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Returnees, grads seeking State jobs

China Daily | Updated: 2022-11-22 10:07
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Candidates prepare for the civil servant exam in Wuhan, Hubei province, on Nov 29, 2020. [Photo/IC]

CHONGQING — Although around a million of the overseas students who returned to China last year found work in innovative sectors or launched start-ups, grassroots jobs in the civil service or at the community level have also emerged as a popular choice for many.

In the face of fierce competition in which only one in 130 applicants succeeds, 26-year-old Li Ziming, who got her master's degree in Britain, landed a job in a township-level government department in Chongqing.

"At first, people questioned my decision because they thought that with my educational background, I could have found a better job, but I had my own reasons for choosing it," she said.

Li vividly remembers the experience of being stranded abroad for six months when China closed its borders during the COVID-19 pandemic. As a result, stability became one of her primary considerations when choosing a job.

According to a report released in 2020 by, a human resources website, the number of overseas returnees seeking to work in China last year rose by 33.9 percent over the course of that year.

This is notable, given that the figure in 2019 was 5.3 percent, and just 4.3 percent in 2018.

Another report released last year on the website showed that one-third of returnees were hoping to find work at State-owned enterprises, while 59 percent of those surveyed said they had sensed a clear preference for civil service jobs among their peers.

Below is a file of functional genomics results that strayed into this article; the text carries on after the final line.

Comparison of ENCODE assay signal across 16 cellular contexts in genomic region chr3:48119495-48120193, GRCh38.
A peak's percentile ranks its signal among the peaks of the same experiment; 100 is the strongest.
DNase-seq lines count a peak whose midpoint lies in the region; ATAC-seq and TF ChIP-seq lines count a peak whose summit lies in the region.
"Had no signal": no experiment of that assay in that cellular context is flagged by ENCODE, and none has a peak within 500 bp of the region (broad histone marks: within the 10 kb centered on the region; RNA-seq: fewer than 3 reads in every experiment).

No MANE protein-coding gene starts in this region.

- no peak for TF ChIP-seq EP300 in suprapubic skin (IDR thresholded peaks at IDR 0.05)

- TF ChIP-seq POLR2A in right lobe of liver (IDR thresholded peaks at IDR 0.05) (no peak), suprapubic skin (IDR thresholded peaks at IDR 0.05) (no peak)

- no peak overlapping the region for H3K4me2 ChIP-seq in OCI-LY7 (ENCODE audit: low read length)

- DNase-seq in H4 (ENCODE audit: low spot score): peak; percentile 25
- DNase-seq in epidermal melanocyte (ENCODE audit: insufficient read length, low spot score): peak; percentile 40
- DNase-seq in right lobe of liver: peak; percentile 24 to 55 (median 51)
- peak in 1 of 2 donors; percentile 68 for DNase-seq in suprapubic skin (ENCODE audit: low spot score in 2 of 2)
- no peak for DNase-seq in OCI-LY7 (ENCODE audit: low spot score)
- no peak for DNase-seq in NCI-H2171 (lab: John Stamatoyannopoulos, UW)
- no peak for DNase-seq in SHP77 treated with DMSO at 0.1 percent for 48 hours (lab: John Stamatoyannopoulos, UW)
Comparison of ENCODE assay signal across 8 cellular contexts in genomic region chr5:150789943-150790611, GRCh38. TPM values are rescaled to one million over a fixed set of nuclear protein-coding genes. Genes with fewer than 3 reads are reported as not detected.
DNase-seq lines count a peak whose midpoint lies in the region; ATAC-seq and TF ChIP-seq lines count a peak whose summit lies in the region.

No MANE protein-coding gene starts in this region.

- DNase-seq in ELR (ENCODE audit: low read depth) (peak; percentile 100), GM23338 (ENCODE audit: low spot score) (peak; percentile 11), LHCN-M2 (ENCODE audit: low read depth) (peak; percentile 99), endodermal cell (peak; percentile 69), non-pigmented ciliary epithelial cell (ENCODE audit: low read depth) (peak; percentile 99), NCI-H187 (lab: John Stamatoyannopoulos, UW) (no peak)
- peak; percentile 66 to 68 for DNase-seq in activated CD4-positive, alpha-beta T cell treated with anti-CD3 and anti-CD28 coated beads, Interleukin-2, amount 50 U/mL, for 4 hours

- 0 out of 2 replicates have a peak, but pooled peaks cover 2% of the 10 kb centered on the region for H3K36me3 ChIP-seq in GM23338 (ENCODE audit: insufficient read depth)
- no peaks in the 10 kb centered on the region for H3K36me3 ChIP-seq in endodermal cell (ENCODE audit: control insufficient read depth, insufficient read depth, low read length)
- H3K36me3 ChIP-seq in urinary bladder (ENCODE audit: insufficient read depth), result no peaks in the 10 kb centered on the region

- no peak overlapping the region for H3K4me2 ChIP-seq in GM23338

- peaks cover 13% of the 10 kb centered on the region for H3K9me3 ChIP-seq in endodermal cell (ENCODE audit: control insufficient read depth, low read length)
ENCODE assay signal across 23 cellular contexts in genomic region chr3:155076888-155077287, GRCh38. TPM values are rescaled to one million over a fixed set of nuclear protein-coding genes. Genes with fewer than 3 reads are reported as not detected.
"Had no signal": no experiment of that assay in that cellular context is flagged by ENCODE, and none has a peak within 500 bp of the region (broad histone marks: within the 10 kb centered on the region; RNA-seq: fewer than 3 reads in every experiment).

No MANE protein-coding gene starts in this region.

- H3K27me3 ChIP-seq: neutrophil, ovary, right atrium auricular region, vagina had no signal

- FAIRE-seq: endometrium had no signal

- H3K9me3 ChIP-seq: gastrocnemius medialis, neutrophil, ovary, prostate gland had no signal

But government jobs are not winning hearts just because of the stability they offer. Having worked at her job in the township for a year already, Li has begun to enjoy it.

"There is a lot to learn, like dealing with the demands of villagers and implementing rural vitalization policies," she said.

"And more and more young talent are choosing to work in the town. I'm not the only one."

Another 26-year-old returnee, Wang Zixuan, has also been working in a sub-district office in a county in Shandong province for about a year.

She thought about working for a foreign trade company or in a university, but eventually decided to do something she felt was more meaningful. She was inspired by her grandfather and father, both retired, who worked as a military doctor and a civil servant, respectively.

"I was deeply moved by their decision to spend their lives helping our country develop. At work, I always keep in mind the importance of remaining humble and of searching for creative and efficient ways to get things done," Wang said.

Zhao Xin, head of Dongxi township in Chongqing's Qijiang district, has noticed the trend as well. He has seen highly qualified graduates, including those who have returned from overseas, flooding into grassroots services.

"Some come for the stability, but some are full of ambition and want to do their bit to help grassroots civil services. Sometimes, I'm amazed by their work attitude and ideology," Zhao said.

"Their broad horizons, bilingual skills and other abilities will inject a strong impetus into rural development and help drive our country's future economic growth."


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